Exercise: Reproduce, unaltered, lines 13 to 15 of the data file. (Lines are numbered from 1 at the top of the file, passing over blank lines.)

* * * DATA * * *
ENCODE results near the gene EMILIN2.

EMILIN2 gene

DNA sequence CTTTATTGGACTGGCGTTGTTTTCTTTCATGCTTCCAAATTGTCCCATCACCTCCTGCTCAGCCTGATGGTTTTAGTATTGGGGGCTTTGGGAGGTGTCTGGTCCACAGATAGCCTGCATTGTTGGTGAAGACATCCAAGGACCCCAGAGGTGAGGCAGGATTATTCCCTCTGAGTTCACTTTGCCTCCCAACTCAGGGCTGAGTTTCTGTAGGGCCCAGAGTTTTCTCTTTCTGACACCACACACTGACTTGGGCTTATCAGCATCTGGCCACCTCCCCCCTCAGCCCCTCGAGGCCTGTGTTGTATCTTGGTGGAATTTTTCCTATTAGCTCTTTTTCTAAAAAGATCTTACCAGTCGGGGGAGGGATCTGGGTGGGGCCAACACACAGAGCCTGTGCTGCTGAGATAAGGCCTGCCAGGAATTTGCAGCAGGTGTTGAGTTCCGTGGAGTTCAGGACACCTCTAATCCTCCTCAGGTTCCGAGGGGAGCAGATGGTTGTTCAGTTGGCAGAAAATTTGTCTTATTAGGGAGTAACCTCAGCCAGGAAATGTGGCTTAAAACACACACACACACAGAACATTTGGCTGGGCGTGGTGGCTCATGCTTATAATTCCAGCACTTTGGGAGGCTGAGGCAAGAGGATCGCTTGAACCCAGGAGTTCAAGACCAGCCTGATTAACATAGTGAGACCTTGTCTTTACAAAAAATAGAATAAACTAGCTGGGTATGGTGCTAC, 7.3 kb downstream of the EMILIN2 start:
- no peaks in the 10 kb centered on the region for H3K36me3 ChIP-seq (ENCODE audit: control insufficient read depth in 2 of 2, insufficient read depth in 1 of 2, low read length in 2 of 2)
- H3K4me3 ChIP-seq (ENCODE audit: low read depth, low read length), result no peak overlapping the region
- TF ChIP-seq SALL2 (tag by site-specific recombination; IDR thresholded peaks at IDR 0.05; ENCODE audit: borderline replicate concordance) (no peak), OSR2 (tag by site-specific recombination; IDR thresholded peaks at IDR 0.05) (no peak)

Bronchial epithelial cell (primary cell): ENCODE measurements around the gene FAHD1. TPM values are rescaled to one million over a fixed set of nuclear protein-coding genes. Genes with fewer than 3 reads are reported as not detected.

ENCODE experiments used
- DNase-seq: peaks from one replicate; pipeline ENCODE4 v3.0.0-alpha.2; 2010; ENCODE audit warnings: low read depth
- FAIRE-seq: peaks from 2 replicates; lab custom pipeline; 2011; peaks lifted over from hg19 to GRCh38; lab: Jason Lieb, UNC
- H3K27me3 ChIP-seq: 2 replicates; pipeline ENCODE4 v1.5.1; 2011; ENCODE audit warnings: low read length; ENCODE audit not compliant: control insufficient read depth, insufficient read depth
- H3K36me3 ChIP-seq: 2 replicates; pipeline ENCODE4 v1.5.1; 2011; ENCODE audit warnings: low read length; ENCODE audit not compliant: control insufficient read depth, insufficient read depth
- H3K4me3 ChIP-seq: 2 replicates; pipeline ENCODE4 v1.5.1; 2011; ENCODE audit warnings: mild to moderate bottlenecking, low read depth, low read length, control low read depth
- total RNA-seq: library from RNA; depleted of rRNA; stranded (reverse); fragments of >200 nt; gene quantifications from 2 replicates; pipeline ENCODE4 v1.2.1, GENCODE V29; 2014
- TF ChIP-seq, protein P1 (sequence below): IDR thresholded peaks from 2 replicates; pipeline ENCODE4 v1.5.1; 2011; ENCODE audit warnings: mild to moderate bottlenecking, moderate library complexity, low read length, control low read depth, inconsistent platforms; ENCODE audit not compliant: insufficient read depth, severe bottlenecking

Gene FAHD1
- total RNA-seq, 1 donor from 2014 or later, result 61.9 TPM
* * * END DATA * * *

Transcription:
- H3K4me3 ChIP-seq: 2 replicates; pipeline ENCODE4 v1.5.1; 2011; ENCODE audit warnings: mild to moderate bottlenecking, low read depth, low read length, control low read depth
- total RNA-seq: library from RNA; depleted of rRNA; stranded (reverse); fragments of >200 nt; gene quantifications from 2 replicates; pipeline ENCODE4 v1.2.1, GENCODE V29; 2014
- TF ChIP-seq, protein P1 (sequence below): IDR thresholded peaks from 2 replicates; pipeline ENCODE4 v1.5.1; 2011; ENCODE audit warnings: mild to moderate bottlenecking, moderate library complexity, low read length, control low read depth, inconsistent platforms; ENCODE audit not compliant: insufficient read depth, severe bottlenecking